Nonlinear optical metamaterial has opposite refractive indices at fundamental and harmonic frequencies

June 17, 2015
Backward phase matching creates what is known as a nonlinear mirror.

Researchers at the Georgia Institute of Technology (Georgia Tech; Atlanta, GA) have created a nonlinear optical metamaterial that has opposite refractive indices at the fundamental and harmonic frequencies of light. Such a material had been predicted for nearly a decade.1 Observation of backward phase matching, creating what is known as a nonlinear mirror, provided proof that this new type of metamaterial had been created.

Experimentally, the researchers struggled to create a negative-index material with a sample size large enough for testing. They had to tailor the refractive indices at both the fundamental and harmonic frequencies simultaneously.

Silver and dielectric

The team exploited two distinct modes in a nonlinear plasmonic waveguide, which was built with a thin dielectric spacer of relatively high refractive index sandwiched between two flat silver films. A large dielectric constant in the gap enabled a pronounced separation of the surface-plasmon and the bulk-plasmon frequencies, while a narrow gap pushed the operating point away from the surface-plasmon frequency and helped balance the magnitudes of the refractive indices of the two modes.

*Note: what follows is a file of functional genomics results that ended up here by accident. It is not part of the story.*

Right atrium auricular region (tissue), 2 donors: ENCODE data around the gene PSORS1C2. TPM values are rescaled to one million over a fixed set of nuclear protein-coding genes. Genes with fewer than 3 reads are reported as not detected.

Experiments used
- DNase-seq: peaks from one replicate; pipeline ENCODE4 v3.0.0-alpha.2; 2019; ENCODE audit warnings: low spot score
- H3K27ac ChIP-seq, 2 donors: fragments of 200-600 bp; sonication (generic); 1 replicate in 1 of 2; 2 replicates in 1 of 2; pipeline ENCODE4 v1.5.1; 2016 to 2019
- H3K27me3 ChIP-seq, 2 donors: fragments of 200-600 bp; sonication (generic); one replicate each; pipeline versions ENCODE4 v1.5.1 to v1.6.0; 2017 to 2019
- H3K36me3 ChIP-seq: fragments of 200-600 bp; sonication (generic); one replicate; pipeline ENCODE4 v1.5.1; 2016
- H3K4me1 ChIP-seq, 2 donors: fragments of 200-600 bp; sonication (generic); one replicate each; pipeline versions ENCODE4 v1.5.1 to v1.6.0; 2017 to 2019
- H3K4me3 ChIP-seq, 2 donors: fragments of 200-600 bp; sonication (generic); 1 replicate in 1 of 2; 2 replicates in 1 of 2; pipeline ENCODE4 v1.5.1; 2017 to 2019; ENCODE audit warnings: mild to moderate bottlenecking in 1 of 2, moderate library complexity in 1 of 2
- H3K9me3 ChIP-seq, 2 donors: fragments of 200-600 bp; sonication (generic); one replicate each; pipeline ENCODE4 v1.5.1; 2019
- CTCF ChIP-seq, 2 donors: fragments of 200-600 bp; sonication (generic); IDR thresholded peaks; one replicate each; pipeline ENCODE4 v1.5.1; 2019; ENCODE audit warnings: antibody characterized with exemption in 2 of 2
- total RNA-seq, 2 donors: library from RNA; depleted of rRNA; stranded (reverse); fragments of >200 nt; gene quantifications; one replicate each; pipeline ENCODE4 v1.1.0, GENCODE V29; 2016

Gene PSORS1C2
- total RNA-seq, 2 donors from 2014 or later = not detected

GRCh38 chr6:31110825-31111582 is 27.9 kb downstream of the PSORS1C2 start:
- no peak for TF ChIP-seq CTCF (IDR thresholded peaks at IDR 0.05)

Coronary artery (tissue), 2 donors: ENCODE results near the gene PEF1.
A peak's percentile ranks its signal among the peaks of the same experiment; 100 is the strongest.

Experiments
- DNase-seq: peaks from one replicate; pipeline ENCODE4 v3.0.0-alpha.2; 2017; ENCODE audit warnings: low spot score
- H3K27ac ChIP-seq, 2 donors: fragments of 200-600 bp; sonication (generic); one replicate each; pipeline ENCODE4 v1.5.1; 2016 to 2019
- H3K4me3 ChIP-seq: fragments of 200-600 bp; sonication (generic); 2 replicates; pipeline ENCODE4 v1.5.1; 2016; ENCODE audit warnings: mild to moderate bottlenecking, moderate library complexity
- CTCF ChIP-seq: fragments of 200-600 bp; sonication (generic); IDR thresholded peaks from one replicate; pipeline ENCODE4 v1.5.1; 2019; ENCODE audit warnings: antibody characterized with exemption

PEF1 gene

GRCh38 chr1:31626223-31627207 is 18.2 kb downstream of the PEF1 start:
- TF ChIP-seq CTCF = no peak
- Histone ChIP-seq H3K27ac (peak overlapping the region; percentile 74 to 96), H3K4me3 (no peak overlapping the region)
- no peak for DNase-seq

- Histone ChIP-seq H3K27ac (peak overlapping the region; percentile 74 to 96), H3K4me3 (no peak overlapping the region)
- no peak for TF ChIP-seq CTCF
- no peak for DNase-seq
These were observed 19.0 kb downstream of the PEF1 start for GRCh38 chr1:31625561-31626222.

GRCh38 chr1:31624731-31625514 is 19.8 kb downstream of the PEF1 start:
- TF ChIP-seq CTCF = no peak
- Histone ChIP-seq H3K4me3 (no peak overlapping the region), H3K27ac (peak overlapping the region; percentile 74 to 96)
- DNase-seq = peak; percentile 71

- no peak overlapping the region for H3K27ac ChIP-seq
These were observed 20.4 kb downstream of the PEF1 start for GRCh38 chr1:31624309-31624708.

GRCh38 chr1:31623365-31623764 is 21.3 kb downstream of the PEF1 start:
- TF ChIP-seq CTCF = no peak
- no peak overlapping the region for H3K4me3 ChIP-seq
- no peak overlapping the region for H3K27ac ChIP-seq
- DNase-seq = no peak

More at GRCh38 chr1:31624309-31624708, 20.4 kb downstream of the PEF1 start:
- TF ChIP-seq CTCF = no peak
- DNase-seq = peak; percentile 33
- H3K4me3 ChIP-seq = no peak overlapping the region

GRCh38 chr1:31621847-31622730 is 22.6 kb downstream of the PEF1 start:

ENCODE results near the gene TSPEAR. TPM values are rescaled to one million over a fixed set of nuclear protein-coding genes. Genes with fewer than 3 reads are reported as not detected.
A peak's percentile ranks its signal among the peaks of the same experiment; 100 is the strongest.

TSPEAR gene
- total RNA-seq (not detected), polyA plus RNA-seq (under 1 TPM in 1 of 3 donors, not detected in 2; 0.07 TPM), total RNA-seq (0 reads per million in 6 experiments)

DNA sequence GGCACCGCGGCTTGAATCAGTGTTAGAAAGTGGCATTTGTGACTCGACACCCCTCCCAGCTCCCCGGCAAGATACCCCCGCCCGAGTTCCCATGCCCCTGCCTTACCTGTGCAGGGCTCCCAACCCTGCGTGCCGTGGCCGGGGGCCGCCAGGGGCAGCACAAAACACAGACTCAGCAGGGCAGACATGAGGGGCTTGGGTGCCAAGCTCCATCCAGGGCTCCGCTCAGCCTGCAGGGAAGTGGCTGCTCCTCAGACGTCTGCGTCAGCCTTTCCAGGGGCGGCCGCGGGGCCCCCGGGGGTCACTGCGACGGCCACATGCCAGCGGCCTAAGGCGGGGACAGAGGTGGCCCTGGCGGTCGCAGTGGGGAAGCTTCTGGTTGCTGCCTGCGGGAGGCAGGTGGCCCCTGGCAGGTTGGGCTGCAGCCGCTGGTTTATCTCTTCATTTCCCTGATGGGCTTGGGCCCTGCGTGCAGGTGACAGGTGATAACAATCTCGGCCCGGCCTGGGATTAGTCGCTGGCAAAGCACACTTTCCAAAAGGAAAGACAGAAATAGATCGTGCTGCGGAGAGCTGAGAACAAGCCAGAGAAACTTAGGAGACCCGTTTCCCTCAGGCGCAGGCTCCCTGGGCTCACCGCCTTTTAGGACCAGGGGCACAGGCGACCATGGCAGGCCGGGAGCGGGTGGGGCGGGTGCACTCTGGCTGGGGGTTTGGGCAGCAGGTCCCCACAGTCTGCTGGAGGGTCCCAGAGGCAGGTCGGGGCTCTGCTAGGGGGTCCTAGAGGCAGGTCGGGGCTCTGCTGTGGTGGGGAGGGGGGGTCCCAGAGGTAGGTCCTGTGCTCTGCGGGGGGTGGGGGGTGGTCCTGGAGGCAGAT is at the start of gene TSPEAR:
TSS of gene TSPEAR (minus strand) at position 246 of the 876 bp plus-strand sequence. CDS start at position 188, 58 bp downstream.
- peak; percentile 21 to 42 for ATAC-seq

The waveguide operated with the real part of the modes' refractive indices at 3.4 and -3.4 for the fundamental and harmonic waves, respectively. The observed peak conversion efficiency at the excitation wavelength of about 780 nm indicated fulfillment of the phase matching condition in which the coherent harmonic wave emerged along a direction opposite to that of the incoming fundamental light.

Though by itself the discovery may have few immediate practical applications, realization of a material that had been predicted by theorists could lead to new areas of study and prompt a re-evaluation of the fundamental rules governing nonlinear optics.

"Our effort substantially expands the scope of nonlinear light-matter interactions in artificially structured media with engineered, unconventional linear and high-order material parameters," says Wenshan Cai, the team's leader. "The linear responses of metamaterials have substantially augmented the linear properties available from naturally-occurring materials. In the same way, the studies of nonlinear metamaterials may have a revolutionary impact on the field of nonlinear optics. The unconventional electromagnetic parameters made possible by metamaterials will provoke us to rethink and re-evaluate many of the established rules of nonlinear optics."



1. Shoufeng Lan et al., Nature Materials (2015);

About the Author

John Wallace | Senior Technical Editor (1998-2022)

John Wallace was with Laser Focus World for nearly 25 years, retiring in late June 2022. He obtained a bachelor's degree in mechanical engineering and physics at Rutgers University and a master's in optical engineering at the University of Rochester. Before becoming an editor, John worked as an engineer at RCA, Exxon, Eastman Kodak, and GCA Corporation.

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